Expo highlights: start-ups, switchgrass, and manure

Good place for a start-up? The seminar “Doing Business in South Carolina” was a late addition to the conference, but might have accomplished its goal.

A man grilled presenters during the S.C. Department of Commerce’s presentation, wanting to know why one company had to deal with so many groups when starting a business in Columbia and whether South Carolina had legislation promoting alternative energy.

He admitted to representing a group of investors in Pennsylvania, who are looking for a location for a start-up company. The seminar ended with the unnamed man huddled with Commerce’s deputy secretary Jack Ellenberg and a representative from the S.C. Hydrogen Fuel Cell Alliance.

Turning manure into hydrogen: Three S.C. State University scientists are trying to put to good use two things that the state has plenty of: cow manure and switchgrass. At a conference exhibit, they were cooking the mixture inside a bioreactor to produce hydrogen. The hydrogen gas was siphoned off to power a little fan.

It’s the first, small step to bigger plans, said Nazimuddin Mohammed, an assistant professor. “Eventually, our target is to produce a bioreactor for farmers,” he said. “He could use the hyrdrogen on the farm as energy or sell it back to the electric companies.”

Did they come? Conference attendance appears to be less than anticipated. More than 700 researchers, entrepreneurs, and government officials had registered for the event as of Tuesday.

Organizers said they expected about 1,000 and past conference have drawn about 1,500 participants from around the world. But the association figured the sagging economy would force some to stay home. Attendance could increase as the event continues through Friday.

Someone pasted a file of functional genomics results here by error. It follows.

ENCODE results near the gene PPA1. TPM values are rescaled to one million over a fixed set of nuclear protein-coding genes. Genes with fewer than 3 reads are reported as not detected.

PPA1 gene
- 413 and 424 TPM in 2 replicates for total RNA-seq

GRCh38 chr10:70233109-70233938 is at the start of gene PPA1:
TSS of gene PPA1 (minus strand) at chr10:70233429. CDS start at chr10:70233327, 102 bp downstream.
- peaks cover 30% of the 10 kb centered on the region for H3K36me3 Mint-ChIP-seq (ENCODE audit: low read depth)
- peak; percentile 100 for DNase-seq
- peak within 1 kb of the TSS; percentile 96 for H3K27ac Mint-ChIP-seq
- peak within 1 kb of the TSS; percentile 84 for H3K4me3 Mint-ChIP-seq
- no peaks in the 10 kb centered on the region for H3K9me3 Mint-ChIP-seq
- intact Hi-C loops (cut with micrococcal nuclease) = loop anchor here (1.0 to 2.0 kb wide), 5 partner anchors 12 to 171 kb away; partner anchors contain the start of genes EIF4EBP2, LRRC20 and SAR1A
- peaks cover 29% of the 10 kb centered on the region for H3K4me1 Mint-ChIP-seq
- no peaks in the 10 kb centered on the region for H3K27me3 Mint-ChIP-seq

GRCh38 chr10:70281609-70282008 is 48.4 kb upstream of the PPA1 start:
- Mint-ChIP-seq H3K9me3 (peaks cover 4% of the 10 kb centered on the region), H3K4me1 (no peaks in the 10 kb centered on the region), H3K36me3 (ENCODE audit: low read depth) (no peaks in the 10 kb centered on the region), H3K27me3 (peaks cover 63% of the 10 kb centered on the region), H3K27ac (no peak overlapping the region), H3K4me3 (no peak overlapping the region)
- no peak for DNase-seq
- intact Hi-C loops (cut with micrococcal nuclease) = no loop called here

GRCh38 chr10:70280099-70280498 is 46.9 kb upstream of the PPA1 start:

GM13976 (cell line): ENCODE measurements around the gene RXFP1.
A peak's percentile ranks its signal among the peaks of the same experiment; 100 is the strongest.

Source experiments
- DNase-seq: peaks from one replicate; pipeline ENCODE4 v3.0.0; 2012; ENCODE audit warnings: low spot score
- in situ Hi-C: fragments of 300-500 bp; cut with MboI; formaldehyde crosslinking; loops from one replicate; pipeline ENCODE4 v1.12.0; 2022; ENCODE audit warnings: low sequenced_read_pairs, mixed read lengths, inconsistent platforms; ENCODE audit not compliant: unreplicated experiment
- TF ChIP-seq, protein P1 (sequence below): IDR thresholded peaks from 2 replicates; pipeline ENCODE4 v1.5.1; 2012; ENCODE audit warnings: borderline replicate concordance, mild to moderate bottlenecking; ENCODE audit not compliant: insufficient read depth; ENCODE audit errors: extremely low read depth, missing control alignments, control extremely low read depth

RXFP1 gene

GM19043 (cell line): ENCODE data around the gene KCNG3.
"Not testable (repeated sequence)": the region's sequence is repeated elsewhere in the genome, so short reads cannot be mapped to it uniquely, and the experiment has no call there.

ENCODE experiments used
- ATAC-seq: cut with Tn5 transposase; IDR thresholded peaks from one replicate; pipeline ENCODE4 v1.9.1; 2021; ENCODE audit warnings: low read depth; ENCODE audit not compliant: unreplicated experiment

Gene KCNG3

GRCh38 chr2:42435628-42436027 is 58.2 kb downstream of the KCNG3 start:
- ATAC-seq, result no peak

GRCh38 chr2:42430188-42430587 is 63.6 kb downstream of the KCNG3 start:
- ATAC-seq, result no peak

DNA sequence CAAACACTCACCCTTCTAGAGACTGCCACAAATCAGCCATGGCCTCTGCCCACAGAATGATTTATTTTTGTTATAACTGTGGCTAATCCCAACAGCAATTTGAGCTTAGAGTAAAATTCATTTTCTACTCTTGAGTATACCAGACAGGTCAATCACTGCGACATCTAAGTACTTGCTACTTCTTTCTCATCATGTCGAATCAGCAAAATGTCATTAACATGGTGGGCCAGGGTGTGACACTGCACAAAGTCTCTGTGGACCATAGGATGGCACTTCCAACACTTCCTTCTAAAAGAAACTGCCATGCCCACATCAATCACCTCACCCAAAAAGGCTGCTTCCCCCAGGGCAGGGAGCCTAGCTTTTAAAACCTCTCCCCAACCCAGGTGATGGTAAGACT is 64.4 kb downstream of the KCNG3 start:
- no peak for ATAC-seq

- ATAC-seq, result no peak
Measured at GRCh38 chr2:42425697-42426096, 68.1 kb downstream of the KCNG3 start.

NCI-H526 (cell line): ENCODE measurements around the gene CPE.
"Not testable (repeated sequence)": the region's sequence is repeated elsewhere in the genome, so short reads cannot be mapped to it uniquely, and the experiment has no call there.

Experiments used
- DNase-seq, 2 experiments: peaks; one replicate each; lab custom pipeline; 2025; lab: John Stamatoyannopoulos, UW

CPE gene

Hydrogen station bill: S.C. House Speaker Bobby Harrell announced legislation Tuesday that would standardize regulations for hydrogen fueling stations and place permitting under the Office of the State Fire Marshall.

If approved, South Carolina would be the first in the nation to permit hydrogen fueling stations at the state level, he said. The House bill has 100 co-sponsors. The legislation was introduced a day after the state opened its first two hydrogen fueling stations in Aiken County and Columbia.

Hydro-challenges: As the hydrogen industry attempts to grow, it’s facing strong challenges from the economy and other technologies, JoAnn Milliken, manager of the U.S. Department of Energy’s hydrogen program, told the conference.

“Costs must be lowered and durability improved for all applications,” she said. The plug-in hybrid car, Milliken said, will hit the U.S. market in 2010, while the first car powered by a hydrogen fuel cell might not be delivered until 2015.

But some of hydrogen’s problems might involve perception, she said, noting that some fuel cell systems are already in industrial and military use.


“You are surrounded by a community and infrastructure that support you and understand your business”

— BOB COBLE, Columbia mayor, during his morning address

Compiled by Chuck Crumbo, Jeff Wilkinson and Noelle Phillips